FAB invited me to prepare the Palestinian, Israeli, and German teachers, counselors, artists, and educators for their roles as mentors. In the past, the three national groups had a hard time sustaining their efforts beyond the initial enthusiasm. Despite good intentions, people did not follow through with their tasks, and the student program never got off the ground. It was hoped that an outside person like me might be able to help identify the road blocks and break through the stalemate of politicized discourse.

Working through Differences of Perspective
I introduced various creative and nonverbal methods. Rather than engage in prolonged conversations about individual stories, which are always embedded in larger national narratives, I designed sessions in which people were asked to condense their experiences to a few key elements. I did not want the Palestinian, Israeli, and German mentors to get lost in what is today known in the field of intercultural dialogue as "compassionate listening" (long sessions of listening to individual stories without active intervention). Instead, I guided the participants toward actively engaging each other in relation to the core elements they themselves identifi ed. My sense was that the participants - despite their almost compulsive need to relay stories from their national perspective - had already heard of the grievances that each group brought to the table. What was needed, I felt, was not just to listen but to work through the differences of perspectives and (mis)perceptions.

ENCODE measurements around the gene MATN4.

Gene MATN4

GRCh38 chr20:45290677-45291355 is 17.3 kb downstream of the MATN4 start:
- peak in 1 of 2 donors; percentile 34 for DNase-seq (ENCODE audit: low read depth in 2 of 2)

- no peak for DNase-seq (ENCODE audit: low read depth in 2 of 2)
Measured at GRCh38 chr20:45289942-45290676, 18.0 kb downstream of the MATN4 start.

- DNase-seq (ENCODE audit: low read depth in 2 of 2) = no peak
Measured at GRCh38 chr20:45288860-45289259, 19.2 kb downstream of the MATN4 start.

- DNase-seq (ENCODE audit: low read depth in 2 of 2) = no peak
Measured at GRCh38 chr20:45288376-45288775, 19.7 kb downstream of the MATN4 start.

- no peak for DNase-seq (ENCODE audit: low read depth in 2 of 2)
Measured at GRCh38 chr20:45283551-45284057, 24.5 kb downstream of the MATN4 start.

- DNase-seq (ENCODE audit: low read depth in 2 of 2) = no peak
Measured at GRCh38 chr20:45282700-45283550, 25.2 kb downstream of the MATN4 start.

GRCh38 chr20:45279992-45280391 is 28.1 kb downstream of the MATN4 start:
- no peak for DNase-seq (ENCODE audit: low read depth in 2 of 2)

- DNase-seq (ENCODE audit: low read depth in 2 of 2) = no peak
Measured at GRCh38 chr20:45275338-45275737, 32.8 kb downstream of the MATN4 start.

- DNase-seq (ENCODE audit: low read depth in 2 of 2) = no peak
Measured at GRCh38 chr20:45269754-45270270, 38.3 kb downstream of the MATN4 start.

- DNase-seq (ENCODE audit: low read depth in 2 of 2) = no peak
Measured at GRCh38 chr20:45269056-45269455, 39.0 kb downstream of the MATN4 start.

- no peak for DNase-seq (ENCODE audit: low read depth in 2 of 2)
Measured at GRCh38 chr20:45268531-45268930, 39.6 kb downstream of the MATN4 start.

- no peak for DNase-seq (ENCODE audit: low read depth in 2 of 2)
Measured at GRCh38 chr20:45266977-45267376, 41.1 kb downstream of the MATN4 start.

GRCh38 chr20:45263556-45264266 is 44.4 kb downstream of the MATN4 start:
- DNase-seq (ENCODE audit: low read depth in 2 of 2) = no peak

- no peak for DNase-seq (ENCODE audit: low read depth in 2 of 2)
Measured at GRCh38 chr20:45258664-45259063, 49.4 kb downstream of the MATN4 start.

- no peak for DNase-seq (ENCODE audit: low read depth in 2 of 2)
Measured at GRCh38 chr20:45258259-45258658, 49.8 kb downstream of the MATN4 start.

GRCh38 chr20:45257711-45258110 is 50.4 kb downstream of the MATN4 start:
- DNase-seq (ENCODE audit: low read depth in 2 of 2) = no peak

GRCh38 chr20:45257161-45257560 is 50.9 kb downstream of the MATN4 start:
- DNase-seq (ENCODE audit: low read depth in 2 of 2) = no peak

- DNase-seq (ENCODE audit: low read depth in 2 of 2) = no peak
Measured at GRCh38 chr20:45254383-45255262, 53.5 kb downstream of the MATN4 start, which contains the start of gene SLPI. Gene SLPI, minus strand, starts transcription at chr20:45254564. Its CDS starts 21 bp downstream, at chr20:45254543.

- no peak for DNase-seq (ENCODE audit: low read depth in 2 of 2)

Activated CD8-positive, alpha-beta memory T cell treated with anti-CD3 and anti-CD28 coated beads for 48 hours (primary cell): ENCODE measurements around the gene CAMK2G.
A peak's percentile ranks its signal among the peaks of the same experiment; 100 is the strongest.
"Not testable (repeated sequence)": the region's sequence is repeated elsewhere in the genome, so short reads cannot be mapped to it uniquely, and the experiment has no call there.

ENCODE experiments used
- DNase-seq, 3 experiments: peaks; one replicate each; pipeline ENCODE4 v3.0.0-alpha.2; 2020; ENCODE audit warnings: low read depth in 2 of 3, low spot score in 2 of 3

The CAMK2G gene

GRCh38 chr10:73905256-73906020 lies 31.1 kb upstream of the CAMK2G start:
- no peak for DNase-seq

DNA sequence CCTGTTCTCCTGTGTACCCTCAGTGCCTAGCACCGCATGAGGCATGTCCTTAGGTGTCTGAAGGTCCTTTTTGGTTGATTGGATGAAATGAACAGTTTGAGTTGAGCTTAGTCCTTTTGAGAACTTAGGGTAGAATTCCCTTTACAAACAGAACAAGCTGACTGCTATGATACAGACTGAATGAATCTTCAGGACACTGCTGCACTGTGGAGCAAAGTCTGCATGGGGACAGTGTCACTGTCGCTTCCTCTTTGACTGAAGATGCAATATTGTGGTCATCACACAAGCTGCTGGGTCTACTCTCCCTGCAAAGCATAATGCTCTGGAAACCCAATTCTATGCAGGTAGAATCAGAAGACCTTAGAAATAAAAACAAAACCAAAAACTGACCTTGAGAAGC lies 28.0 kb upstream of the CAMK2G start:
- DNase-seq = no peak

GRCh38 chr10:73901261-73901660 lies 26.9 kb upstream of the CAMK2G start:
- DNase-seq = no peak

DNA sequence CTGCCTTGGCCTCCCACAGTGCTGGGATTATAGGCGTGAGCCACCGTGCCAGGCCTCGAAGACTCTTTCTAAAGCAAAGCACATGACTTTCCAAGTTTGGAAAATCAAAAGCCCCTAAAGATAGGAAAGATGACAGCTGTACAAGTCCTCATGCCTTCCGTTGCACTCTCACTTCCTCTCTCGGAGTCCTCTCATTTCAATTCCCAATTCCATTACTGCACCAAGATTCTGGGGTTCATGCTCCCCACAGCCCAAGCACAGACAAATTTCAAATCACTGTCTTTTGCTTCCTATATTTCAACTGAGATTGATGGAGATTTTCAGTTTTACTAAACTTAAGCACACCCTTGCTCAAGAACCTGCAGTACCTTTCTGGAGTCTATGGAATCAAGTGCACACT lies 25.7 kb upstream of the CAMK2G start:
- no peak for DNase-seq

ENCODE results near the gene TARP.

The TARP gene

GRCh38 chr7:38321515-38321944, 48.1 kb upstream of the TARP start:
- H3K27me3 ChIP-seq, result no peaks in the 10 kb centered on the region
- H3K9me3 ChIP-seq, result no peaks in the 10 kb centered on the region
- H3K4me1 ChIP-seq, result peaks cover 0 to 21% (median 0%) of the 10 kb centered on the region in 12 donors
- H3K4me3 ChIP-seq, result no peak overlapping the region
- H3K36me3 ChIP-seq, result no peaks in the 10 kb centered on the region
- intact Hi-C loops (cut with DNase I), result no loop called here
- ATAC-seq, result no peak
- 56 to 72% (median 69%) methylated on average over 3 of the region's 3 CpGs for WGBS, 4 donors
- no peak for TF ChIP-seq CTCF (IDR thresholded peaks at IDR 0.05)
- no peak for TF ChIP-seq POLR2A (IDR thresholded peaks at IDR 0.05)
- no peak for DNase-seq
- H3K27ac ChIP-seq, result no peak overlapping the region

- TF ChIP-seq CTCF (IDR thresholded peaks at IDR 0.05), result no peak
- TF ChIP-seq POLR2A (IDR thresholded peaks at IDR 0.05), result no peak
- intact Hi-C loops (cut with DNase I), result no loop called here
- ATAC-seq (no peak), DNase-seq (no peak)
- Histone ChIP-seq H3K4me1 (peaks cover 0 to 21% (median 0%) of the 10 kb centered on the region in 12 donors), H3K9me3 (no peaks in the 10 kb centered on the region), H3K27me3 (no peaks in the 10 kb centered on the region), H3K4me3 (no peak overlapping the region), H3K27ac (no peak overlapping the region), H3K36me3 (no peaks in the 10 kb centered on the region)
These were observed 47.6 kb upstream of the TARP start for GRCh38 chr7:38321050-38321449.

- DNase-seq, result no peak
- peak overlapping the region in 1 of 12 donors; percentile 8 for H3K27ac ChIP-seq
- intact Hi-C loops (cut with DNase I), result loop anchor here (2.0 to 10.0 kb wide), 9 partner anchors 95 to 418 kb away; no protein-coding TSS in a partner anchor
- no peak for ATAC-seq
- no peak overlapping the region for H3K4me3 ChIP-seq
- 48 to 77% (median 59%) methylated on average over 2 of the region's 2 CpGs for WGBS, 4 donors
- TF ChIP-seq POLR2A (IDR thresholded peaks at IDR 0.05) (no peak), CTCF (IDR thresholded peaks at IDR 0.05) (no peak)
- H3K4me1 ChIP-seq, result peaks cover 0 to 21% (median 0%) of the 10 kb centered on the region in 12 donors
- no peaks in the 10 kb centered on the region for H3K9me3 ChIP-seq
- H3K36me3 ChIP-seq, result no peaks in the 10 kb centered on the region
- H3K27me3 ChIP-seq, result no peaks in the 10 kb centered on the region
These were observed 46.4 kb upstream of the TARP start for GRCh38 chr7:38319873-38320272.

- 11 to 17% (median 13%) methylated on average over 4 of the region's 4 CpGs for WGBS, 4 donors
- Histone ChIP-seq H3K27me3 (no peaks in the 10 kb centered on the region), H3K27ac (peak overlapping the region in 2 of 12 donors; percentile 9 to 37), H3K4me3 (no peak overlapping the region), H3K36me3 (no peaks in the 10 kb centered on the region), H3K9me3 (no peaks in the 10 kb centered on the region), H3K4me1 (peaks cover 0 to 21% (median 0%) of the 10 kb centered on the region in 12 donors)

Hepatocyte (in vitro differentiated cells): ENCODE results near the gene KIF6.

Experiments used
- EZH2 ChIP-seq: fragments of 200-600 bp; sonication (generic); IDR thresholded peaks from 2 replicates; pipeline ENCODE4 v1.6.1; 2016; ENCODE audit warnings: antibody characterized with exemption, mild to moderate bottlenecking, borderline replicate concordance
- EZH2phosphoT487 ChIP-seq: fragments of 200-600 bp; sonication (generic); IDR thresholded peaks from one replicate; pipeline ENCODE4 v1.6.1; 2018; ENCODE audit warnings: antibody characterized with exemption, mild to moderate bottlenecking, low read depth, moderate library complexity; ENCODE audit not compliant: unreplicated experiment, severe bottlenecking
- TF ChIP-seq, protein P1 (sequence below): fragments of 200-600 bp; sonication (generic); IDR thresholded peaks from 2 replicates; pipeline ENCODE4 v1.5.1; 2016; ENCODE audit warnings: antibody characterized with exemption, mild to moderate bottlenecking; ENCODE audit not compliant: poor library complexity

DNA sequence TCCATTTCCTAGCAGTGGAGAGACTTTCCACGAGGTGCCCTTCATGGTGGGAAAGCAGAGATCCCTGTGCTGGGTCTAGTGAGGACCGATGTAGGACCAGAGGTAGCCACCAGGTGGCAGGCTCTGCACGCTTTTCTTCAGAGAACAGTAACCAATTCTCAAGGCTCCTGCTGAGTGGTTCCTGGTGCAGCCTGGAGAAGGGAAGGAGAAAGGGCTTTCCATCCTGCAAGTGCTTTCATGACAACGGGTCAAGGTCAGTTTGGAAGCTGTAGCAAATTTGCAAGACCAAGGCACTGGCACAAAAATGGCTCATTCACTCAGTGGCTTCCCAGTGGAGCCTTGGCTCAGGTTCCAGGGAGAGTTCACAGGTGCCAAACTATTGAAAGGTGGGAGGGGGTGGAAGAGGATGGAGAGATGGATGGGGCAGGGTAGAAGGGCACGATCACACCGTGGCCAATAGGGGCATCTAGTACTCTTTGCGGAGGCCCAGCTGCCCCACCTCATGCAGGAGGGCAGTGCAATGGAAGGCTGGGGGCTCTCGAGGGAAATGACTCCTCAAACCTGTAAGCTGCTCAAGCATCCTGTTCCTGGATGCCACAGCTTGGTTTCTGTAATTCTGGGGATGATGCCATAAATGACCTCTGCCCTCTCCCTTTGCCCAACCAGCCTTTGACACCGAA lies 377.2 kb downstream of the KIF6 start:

Since one of my aims was to cultivate "active empathy," it was necessary to acknowledge the uncomfortable truth that groups in conflict perceive reality very differently. In my experience, it is shortsighted to assume that people would be able to fi nd common ground if only they were allowed to share their respective experiences of individual and collective suffering. As a matter of fact, the repeated retelling of memories of pain and injustice can easily become a stumbling block for reconciliation. Such retellings confirm and cement national narratives but provide little room to let the respective "other" participate in one's own uncertainties, failures, ambiguities, and internal strife.

To inject nonverbal exercises into intercultural dialogue has the advantage of taking people by surprise and off the well-trodden path of verbal disputes. It also counteracts the Palestinian and Israeli proclivity to politicize the conversation and to become defensive about their collective identities. Never mind that most of the adult mentors in Jerusalem were not trained in nonverbal communication! Particularly, I worried at fi rst whether the imam, the Muslim cleric, would join in the movement exercises. But once we clarified that women were not to touch him, accidentally or otherwise, he became, like everyone else, enthralled by the creative process.